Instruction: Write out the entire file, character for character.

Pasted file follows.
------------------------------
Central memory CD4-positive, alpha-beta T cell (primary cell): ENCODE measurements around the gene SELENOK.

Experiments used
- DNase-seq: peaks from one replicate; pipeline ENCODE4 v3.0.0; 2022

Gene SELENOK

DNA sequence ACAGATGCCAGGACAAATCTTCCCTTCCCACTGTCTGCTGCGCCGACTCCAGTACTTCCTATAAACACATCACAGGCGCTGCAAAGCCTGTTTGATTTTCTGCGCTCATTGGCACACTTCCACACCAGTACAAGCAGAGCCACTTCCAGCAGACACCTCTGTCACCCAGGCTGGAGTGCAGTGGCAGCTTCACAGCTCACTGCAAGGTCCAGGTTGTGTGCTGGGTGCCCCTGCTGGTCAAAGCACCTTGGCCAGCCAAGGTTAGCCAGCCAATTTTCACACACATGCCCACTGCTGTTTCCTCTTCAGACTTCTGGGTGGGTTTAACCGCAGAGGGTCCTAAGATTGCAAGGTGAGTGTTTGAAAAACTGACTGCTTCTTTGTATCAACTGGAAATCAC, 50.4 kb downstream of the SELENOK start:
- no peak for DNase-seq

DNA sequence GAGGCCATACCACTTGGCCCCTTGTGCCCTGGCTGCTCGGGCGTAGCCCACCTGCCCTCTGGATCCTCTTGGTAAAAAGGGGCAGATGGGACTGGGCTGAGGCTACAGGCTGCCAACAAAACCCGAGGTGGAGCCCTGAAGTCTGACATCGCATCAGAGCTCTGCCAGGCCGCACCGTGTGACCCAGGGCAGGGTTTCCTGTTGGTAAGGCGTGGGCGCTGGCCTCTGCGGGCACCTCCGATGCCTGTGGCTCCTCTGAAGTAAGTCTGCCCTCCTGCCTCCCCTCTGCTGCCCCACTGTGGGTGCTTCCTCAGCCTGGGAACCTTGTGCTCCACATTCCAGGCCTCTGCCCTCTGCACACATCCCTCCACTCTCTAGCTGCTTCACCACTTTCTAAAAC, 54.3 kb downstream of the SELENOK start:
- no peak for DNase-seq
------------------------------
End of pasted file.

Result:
Central memory CD4-positive, alpha-beta T cell (primary cell): ENCODE measurements around the gene SELENOK.

Experiments used
- DNase-seq: peaks from one replicate; pipeline ENCODE4 v3.0.0; 2022

Gene SELENOK

DNA sequence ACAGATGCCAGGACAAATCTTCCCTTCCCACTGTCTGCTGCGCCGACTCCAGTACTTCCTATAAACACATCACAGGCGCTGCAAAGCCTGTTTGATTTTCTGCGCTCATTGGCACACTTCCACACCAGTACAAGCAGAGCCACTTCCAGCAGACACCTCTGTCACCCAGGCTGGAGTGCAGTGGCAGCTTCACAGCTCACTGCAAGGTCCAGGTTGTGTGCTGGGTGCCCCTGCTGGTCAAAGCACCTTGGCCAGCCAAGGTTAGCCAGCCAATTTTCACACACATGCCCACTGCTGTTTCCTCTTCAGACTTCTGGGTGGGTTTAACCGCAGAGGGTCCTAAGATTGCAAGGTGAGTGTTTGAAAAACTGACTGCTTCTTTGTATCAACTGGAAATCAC, 50.4 kb downstream of the SELENOK start:
- no peak for DNase-seq

DNA sequence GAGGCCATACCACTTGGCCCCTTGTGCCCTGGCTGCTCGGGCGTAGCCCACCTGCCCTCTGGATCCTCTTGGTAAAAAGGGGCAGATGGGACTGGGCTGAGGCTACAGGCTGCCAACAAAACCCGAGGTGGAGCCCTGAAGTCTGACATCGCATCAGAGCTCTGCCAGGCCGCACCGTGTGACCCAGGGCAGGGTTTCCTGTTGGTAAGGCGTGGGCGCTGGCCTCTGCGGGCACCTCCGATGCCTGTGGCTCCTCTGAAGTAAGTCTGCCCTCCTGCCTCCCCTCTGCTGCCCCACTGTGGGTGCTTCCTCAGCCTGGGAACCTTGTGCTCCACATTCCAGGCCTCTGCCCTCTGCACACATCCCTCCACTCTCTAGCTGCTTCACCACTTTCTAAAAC, 54.3 kb downstream of the SELENOK start:
- no peak for DNase-seq